Over the past five years, the delta smelt population has plummeted to the lowest levels ever recorded. In 2005, delta smelt abundance was the lowest ever measured, just 2.4% of the abundance measured when the species was listed under the state and federal ESAs in 1993. The 2006 and 2004 abundance levels were the second and third lowest, respectively. The species is now poised on the edge of extinction. Their numbers are so low that California Department of Fish and Game spring survey for larval fish is having difficulty even finding delta smelt this year.
The smelt are an indicator of the health of the Bay-Delta ecosystem, and are representative of a much larger decline in delta fisheries, including striped bass, longfin smelt, threadfin shad, and others. The delta functions as the hub of the state's water system, as a unique ecosystem, as a vital component in the state's fishing and agricultural economies, and as home, recreational mecca, and many other things, for millions more Californians. As stated in the recent PPIC report on the delta: "Most Californians rely on the Delta for something, whether they know it or not." 
The recent decline of the species coincides with significant increases in freshwater exports out of the delta by the state and federally operated water projects. Annual exports have increased 25% from 1994-1998 and 2001-2006, draining the delta of more than 1.2 million acre-feet of additional water. Annual exports in 2005 and 2006 were the first and third highest exports levels on record. Wintertime exports have increased by 49% from 1994-1998 and 2001-2006, and springtime exports have increased by 30%. Delta smelt are particularly vulnerable during winter and spring, when pre-spawning and spawning adults move into the delta for reproduction, and larvae and juveniles move downstream to rearing habitat.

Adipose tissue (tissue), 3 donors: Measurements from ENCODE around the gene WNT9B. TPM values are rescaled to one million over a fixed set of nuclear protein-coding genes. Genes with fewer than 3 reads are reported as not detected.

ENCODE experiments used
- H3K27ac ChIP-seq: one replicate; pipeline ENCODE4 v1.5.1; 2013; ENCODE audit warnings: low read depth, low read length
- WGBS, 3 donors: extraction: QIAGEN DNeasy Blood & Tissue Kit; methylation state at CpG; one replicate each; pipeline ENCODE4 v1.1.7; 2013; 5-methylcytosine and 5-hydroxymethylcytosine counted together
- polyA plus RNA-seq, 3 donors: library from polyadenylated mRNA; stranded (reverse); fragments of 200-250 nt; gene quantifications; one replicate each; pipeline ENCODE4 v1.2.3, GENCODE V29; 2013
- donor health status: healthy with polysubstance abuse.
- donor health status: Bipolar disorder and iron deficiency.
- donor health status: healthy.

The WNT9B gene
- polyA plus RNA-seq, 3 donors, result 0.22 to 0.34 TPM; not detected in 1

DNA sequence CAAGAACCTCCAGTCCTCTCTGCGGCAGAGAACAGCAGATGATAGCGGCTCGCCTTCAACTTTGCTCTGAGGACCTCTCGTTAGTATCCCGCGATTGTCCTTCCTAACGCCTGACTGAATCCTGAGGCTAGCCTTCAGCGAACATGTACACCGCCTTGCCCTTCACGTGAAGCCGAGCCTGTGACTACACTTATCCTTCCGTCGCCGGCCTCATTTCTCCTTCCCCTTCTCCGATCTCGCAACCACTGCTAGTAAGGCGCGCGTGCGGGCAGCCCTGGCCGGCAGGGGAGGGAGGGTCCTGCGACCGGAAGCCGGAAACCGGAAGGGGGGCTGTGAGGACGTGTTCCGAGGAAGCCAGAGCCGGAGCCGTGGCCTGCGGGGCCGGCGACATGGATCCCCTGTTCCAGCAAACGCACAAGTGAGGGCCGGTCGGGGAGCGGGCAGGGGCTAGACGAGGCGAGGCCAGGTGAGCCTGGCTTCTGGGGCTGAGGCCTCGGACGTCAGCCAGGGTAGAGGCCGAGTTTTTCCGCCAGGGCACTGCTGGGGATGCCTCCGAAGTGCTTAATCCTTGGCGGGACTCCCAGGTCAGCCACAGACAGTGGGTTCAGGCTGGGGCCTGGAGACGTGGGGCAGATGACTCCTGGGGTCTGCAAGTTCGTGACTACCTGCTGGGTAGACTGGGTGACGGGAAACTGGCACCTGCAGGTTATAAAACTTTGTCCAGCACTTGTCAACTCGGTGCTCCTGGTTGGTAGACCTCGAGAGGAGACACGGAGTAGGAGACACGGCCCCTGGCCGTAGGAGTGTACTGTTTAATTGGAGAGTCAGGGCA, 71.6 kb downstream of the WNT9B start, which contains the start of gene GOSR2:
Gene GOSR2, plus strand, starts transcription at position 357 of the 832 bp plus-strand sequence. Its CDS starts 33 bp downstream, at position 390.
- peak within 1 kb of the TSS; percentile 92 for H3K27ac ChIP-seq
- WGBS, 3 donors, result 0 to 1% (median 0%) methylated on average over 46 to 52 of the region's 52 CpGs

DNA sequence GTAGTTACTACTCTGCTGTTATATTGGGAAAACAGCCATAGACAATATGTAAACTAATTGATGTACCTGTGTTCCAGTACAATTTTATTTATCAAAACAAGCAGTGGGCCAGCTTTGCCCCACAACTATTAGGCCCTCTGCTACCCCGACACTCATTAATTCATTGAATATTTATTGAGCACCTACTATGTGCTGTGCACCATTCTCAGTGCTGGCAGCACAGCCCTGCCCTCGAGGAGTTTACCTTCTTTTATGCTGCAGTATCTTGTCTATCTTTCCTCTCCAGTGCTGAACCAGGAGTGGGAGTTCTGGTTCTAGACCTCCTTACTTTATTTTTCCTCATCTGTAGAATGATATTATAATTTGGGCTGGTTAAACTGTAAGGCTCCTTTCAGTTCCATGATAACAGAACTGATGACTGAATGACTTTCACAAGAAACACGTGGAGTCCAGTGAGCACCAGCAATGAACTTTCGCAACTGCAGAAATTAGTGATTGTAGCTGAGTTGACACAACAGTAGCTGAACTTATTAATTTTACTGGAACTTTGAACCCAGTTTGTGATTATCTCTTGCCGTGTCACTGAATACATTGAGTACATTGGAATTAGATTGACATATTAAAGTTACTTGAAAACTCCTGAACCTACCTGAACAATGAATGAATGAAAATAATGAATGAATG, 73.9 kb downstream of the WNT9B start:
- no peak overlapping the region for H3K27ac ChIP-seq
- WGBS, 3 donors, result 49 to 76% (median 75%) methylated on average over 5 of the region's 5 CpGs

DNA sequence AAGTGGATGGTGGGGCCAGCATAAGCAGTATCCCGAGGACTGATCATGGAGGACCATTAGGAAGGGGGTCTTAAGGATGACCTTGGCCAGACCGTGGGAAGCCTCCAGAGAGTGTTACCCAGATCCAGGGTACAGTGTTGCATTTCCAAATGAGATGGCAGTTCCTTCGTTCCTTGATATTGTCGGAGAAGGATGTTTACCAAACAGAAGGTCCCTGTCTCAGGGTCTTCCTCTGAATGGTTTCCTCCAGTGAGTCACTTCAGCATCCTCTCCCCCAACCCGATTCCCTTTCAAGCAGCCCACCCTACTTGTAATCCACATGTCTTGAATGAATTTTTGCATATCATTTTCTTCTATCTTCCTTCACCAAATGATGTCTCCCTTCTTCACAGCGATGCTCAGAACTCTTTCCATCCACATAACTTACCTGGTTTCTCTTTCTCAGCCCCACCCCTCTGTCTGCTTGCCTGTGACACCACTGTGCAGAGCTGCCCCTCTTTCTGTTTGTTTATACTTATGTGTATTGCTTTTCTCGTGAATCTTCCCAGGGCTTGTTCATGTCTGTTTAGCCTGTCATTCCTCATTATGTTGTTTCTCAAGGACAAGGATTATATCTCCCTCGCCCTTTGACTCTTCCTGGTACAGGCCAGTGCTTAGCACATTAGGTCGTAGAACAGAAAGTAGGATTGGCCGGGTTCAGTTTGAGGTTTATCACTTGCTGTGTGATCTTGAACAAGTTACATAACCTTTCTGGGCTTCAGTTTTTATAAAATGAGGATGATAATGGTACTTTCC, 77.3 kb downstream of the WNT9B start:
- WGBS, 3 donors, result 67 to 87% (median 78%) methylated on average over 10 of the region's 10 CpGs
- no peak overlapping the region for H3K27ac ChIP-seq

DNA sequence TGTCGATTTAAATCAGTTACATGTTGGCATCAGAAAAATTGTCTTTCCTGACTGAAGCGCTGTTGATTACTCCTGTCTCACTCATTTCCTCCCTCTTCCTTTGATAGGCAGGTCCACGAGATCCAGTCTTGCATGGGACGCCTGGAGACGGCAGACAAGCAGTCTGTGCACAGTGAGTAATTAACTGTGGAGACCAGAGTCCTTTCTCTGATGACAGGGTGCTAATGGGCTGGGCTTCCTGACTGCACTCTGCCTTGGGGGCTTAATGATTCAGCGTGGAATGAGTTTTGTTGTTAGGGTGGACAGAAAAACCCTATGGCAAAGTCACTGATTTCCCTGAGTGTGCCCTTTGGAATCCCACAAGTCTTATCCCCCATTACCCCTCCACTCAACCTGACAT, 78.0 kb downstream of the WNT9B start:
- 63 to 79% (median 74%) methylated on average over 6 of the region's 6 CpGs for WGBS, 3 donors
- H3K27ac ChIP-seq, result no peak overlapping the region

Freshwater exports were identified as a significant threat to the species when it was listed in 1993. Recent research by a team of interagency scientists confirms that freshwater exports remains one of the primary causes of population decline of delta smelt and three other delta fish species. Despite this, the 2004 plan by state and federal water project agencies to increase exports even more was approved by US Fish and Wildlife Service in their biological opinion. This "no jeopardy" conclusion has been challenged in court by several environmental and fishing organization.
Take reported for delta smelt at the state and federal pumps is known to grossly underestimate the number of fish killed at the pumps. First, fish smaller than 20 mm in length, which includes most smelt larvae and juveniles, are not counted. The USFWS estimates the loss of larval and juvenile delta smelt to entrainment as several million each year. Second, many more fish are lost to predation or pass through the fish salvage facilities to the pumps uncounted.
More than 80% of California's surface water withdrawals are used for irrigation. About 15% is used for public, municipal supply.
Pumping needs to be reduced. The agencies involved in operating the pumps and the agencies charged with protecting the fish all recognize that certain steps must be taken, that aren't being taken. The March 2007 Pelagic Fish Action Plan prepared by DWR and DFG identifies a number of minimum steps that should be implemented to protect the smelt, but aren't. The Delta Smelt Working Group has identified a number of measures that would be helpful to smelt, but the WOMT (the project operators) have either refused to implement them, or the working group has declined to require them for fear that they would run out of "environmental water" to use later in the year, when the need might be greater. This is an unlawful approach. The ESA requires the agencies to make sufficient water available to protect and restore the smelt, whether it's set-aside as "environmental water" or not, and whether it would have an adverse impact on project operations or not.
 Public Policy Institute of California, Envisioning Futures for the Sacramento-San Joaquin Delta, at 4 (2007).